This section is from the book "Diseases Of The Intestines", by Max Einhorn. Also available from Amazon: Diseases Of The Intestines A Text-Book For Practitioners And Students Of Medicine.
By intestinal obstruction is understood a great variety of conditions which, although unlike in character, have yet the common feature of mechanically causing an obstruction to the passage of contents along the intestine. Leichtenstern 1 distinguishes the following three groups with regard to the causation of the intestinal obstruction:
1. Occlusion* due to pressure from without or compression of the intestinal lumen in the full sense of the word. To this group belong incarcerations of the intestines in apertures, in slits, and in hernial openings; strangulation by pseudo-ligaments, the vermiform process, and diverticula; compression by tumors, by the mesentery, or by displaced abdominal organs. Rotations of the intestinal tube around its axis (torsions) and formation of knots also belong to this category.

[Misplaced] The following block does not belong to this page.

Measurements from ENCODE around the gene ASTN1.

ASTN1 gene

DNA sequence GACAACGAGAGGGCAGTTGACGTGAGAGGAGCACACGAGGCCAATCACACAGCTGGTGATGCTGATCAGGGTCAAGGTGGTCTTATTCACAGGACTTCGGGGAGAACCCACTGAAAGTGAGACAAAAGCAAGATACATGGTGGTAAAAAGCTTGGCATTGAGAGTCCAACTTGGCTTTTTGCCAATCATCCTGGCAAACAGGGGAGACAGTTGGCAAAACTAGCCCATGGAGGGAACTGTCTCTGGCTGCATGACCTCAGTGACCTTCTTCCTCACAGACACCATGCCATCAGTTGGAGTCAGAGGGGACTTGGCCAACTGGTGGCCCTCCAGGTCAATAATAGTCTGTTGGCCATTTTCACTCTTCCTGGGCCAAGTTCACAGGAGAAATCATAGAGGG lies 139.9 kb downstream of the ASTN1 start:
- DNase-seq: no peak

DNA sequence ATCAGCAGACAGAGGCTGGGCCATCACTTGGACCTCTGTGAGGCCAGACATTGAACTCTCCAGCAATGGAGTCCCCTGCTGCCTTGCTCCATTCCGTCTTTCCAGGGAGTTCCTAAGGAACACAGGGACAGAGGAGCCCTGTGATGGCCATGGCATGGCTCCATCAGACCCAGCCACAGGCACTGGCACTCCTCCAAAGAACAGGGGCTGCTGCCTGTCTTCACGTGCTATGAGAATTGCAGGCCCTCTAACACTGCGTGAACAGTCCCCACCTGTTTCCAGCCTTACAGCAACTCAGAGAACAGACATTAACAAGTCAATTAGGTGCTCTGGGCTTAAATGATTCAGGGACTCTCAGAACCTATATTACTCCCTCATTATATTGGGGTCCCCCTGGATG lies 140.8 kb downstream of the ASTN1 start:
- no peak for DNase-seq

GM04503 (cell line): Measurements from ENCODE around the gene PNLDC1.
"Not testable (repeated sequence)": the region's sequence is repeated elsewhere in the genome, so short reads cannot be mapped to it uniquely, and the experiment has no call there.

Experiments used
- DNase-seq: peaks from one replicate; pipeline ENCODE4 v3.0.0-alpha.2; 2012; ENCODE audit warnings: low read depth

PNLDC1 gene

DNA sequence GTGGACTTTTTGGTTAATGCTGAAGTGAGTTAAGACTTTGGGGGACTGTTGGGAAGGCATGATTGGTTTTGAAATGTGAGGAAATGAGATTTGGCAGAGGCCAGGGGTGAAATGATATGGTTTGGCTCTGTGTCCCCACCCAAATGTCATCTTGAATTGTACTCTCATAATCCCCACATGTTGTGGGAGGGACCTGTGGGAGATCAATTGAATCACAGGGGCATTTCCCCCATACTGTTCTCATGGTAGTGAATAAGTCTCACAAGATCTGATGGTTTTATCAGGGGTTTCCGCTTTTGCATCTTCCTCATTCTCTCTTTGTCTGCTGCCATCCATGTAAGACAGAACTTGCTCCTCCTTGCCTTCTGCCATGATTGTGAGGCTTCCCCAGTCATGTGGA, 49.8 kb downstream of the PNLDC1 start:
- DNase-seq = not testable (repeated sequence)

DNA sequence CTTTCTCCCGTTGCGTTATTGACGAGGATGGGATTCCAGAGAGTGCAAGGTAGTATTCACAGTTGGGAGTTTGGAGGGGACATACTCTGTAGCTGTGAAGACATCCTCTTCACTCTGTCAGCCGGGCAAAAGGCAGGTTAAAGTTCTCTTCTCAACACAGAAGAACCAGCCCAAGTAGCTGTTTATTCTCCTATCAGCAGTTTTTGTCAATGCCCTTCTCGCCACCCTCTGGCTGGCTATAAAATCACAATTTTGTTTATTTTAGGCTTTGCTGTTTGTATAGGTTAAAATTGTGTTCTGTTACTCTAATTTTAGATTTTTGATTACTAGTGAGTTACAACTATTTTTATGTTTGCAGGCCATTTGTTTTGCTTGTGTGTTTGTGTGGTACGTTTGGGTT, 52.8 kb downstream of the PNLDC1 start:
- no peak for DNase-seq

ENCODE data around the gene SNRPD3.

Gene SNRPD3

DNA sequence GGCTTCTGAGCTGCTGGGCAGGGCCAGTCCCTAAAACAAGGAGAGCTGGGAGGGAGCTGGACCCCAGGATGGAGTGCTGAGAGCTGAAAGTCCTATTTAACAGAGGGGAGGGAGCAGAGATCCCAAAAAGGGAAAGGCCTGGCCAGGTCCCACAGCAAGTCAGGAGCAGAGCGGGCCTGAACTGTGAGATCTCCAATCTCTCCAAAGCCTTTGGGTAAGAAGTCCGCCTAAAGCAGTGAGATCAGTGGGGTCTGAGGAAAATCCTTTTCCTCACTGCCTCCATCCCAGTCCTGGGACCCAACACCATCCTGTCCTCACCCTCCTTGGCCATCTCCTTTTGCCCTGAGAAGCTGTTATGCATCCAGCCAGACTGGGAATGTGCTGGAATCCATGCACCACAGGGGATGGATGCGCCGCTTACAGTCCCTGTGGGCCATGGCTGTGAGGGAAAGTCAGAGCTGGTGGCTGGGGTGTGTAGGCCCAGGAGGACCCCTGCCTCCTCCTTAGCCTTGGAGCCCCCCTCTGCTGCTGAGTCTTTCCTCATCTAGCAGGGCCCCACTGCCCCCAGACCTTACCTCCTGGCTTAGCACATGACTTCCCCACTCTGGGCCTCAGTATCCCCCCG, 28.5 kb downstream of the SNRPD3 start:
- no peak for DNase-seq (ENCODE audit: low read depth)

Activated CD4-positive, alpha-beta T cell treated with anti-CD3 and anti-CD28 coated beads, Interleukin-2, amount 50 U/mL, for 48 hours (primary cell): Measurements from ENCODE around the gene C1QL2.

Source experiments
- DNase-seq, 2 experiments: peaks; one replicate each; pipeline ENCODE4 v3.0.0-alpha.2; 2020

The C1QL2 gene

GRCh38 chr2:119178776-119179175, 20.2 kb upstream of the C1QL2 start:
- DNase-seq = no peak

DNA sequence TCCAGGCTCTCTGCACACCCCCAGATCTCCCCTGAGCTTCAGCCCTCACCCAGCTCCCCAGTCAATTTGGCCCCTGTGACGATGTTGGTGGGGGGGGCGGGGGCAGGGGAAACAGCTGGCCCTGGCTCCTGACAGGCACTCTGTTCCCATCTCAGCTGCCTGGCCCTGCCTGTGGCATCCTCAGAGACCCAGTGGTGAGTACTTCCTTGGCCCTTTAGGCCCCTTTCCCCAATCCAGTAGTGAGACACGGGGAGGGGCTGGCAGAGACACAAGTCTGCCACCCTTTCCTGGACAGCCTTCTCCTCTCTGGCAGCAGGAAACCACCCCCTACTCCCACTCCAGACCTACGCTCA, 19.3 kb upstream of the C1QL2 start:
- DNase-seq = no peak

2. Occlusion from within the intestinal lumen (obturation). The obturation may be produced either by gall stones, enteroliths, foreign bodies, hardened fecal masses, or by neoplasms of considerable size, especially polypi. Intussusception (involution of one coil of the bowel into another) also belongs to this class.
1 Leichtenstern: "Verengerungen, Verschliessungen und Lagever-anderungen des Darms." Ziemssens " Handbuch der speciellen Patho-logie und Therapie," Bd. vii., Leipzig, 1878.
3. Occlusions which originate from factors within the intestinal wall and causing narrowing of the lumen either directly or indirectly. Constriction may occur either in circular form (strictures) or as a result of flexions. Obstructions developing after chronic peritonitis, distortions, and angular bends of the intestine, cicatricial stenoses as well as those produced by neoplasms, belong to this class.
Notwithstanding the diversity and great multiplicity of the anatomical factors causing stenoses and obstructions of the intestines, the clinical picture and the consecutive lesions which they evoke greatly resemble each other. It will therefore perhaps be practical to give first the clinical picture of complete obstruction of the bowels (ileus) and of stenosis of the intestine, and then to discuss the different anatomical causes and also the differential diagnosis.